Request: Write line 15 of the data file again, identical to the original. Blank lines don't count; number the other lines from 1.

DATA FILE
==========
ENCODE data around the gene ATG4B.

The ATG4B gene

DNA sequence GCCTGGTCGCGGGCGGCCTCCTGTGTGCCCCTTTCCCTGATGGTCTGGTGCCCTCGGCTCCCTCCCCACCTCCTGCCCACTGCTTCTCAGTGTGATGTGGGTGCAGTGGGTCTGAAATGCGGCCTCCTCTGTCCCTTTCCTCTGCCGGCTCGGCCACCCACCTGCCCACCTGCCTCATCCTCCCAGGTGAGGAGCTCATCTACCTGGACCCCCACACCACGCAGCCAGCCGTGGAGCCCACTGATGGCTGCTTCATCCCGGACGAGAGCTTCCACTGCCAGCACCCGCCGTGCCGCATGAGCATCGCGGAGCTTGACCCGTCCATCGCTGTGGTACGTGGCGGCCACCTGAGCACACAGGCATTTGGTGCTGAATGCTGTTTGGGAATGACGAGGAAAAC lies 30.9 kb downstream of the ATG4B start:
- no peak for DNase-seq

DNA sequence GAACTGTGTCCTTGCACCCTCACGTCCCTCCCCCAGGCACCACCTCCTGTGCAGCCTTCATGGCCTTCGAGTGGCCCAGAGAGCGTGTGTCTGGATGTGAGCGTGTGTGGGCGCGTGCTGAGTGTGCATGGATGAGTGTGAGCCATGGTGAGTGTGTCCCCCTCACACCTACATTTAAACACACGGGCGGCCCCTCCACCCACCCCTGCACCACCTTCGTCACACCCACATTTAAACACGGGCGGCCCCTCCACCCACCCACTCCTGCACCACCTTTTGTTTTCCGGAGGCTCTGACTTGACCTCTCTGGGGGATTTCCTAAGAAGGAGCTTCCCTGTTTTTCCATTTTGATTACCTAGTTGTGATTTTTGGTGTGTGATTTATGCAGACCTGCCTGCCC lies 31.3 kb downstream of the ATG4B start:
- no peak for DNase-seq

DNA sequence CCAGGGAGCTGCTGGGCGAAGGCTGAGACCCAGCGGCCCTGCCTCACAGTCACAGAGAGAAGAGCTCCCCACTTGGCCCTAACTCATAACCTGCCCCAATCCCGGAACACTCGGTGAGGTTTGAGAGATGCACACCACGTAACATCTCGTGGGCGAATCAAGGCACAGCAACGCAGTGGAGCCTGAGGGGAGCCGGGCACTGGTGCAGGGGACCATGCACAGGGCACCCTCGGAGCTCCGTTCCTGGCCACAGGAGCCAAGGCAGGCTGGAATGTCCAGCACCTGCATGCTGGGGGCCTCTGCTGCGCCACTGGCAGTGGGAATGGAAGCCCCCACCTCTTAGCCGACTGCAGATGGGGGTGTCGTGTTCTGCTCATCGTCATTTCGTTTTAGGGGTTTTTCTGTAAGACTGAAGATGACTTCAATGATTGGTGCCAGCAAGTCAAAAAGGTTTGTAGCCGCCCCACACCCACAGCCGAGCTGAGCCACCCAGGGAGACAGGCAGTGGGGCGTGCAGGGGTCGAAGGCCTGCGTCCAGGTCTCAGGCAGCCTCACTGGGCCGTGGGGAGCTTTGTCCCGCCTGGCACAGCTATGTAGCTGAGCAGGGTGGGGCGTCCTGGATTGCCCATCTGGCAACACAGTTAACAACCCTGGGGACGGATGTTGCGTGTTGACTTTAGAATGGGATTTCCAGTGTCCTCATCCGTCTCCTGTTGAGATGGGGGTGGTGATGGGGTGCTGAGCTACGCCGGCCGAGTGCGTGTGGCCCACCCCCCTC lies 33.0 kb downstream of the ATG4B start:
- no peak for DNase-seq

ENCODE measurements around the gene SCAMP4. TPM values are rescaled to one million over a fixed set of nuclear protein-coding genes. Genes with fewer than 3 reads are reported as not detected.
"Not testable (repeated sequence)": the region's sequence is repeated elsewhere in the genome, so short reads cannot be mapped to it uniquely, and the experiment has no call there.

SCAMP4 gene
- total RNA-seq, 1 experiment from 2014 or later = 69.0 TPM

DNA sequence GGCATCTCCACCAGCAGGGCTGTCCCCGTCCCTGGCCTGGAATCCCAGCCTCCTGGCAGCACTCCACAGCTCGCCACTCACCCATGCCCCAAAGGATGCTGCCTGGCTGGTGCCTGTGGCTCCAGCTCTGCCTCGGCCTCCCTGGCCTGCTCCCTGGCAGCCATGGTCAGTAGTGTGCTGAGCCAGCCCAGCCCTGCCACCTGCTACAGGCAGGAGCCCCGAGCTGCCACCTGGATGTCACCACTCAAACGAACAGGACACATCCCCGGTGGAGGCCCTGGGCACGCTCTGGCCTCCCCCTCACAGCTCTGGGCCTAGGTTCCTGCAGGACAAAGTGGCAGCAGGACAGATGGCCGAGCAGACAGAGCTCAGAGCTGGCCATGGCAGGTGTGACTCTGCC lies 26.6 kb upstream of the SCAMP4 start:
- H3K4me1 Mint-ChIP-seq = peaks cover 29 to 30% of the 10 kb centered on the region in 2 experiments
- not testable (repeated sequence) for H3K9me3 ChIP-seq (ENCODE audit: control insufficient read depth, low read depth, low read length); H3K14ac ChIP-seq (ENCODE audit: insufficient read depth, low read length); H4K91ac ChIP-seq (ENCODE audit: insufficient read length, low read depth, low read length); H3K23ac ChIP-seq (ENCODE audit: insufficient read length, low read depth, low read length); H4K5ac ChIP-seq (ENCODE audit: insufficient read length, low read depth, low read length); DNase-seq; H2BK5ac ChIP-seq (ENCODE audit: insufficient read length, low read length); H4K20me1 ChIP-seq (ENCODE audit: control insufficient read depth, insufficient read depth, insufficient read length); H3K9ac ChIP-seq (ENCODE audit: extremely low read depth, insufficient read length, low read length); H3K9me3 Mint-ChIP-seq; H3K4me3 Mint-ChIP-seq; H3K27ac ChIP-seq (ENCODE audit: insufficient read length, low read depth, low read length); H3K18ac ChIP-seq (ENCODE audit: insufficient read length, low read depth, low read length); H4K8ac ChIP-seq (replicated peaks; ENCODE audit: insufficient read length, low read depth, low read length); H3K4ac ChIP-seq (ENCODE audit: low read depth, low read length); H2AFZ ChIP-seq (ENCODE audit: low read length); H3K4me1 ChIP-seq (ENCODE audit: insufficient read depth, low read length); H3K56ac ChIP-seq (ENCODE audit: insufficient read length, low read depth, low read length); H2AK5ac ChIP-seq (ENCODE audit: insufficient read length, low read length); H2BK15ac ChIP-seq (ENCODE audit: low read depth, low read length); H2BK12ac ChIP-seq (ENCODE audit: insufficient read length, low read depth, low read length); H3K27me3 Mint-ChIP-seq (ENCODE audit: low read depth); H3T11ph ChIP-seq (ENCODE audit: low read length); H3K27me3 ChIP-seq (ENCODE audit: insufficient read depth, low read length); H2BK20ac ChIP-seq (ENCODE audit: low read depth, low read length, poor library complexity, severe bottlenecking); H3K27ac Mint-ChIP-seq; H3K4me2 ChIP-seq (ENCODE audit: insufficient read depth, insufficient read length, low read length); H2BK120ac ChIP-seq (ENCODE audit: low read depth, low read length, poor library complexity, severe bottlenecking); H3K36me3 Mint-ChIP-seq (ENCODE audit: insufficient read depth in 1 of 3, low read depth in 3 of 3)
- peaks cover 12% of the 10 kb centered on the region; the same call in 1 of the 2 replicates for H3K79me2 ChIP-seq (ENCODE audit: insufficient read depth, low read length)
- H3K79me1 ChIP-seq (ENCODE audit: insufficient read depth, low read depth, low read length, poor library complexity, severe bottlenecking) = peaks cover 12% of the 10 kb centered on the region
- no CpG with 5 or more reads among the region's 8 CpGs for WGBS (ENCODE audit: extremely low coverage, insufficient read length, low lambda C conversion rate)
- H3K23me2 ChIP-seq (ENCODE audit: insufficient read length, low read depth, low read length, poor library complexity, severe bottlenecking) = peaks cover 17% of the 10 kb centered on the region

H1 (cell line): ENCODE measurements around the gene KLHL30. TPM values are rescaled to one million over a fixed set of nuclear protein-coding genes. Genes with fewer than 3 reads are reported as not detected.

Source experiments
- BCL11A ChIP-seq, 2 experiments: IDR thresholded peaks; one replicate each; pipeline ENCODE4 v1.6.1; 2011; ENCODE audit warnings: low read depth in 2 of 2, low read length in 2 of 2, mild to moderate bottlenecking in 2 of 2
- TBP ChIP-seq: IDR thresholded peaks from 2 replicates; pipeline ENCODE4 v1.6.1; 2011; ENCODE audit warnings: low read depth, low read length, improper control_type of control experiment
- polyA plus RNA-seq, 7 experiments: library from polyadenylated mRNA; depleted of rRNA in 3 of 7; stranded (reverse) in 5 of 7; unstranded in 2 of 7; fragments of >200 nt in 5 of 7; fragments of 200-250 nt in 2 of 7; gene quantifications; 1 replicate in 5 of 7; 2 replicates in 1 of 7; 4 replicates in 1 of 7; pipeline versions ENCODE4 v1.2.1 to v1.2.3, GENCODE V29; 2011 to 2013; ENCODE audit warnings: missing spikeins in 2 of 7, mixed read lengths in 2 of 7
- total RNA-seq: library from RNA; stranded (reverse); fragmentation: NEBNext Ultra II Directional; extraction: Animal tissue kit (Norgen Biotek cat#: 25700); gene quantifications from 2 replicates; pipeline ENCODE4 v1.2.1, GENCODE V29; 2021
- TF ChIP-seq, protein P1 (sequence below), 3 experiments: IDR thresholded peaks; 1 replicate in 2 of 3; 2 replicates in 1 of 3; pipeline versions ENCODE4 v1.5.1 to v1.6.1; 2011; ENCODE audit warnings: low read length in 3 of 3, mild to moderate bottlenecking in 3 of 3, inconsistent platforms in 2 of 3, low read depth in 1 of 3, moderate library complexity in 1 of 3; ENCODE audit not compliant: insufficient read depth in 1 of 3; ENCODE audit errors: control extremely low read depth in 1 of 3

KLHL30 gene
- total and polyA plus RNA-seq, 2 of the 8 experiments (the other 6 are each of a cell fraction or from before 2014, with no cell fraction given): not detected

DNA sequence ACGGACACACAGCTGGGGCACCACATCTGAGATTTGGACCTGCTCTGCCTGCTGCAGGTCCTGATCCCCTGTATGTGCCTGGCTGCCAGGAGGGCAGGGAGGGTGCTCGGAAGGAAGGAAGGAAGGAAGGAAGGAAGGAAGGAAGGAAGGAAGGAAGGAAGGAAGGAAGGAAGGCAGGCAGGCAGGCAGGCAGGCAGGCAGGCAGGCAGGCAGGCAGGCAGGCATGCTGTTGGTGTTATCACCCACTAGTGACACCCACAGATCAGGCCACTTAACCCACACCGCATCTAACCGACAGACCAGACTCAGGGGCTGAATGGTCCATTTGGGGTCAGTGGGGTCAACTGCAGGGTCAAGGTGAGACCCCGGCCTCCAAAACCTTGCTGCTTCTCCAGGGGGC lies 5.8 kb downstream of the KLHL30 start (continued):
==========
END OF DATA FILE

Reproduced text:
- not testable (repeated sequence) for H3K9me3 ChIP-seq (ENCODE audit: control insufficient read depth, low read depth, low read length); H3K14ac ChIP-seq (ENCODE audit: insufficient read depth, low read length); H4K91ac ChIP-seq (ENCODE audit: insufficient read length, low read depth, low read length); H3K23ac ChIP-seq (ENCODE audit: insufficient read length, low read depth, low read length); H4K5ac ChIP-seq (ENCODE audit: insufficient read length, low read depth, low read length); DNase-seq; H2BK5ac ChIP-seq (ENCODE audit: insufficient read length, low read length); H4K20me1 ChIP-seq (ENCODE audit: control insufficient read depth, insufficient read depth, insufficient read length); H3K9ac ChIP-seq (ENCODE audit: extremely low read depth, insufficient read length, low read length); H3K9me3 Mint-ChIP-seq; H3K4me3 Mint-ChIP-seq; H3K27ac ChIP-seq (ENCODE audit: insufficient read length, low read depth, low read length); H3K18ac ChIP-seq (ENCODE audit: insufficient read length, low read depth, low read length); H4K8ac ChIP-seq (replicated peaks; ENCODE audit: insufficient read length, low read depth, low read length); H3K4ac ChIP-seq (ENCODE audit: low read depth, low read length); H2AFZ ChIP-seq (ENCODE audit: low read length); H3K4me1 ChIP-seq (ENCODE audit: insufficient read depth, low read length); H3K56ac ChIP-seq (ENCODE audit: insufficient read length, low read depth, low read length); H2AK5ac ChIP-seq (ENCODE audit: insufficient read length, low read length); H2BK15ac ChIP-seq (ENCODE audit: low read depth, low read length); H2BK12ac ChIP-seq (ENCODE audit: insufficient read length, low read depth, low read length); H3K27me3 Mint-ChIP-seq (ENCODE audit: low read depth); H3T11ph ChIP-seq (ENCODE audit: low read length); H3K27me3 ChIP-seq (ENCODE audit: insufficient read depth, low read length); H2BK20ac ChIP-seq (ENCODE audit: low read depth, low read length, poor library complexity, severe bottlenecking); H3K27ac Mint-ChIP-seq; H3K4me2 ChIP-seq (ENCODE audit: insufficient read depth, insufficient read length, low read length); H2BK120ac ChIP-seq (ENCODE audit: low read depth, low read length, poor library complexity, severe bottlenecking); H3K36me3 Mint-ChIP-seq (ENCODE audit: insufficient read depth in 1 of 3, low read depth in 3 of 3)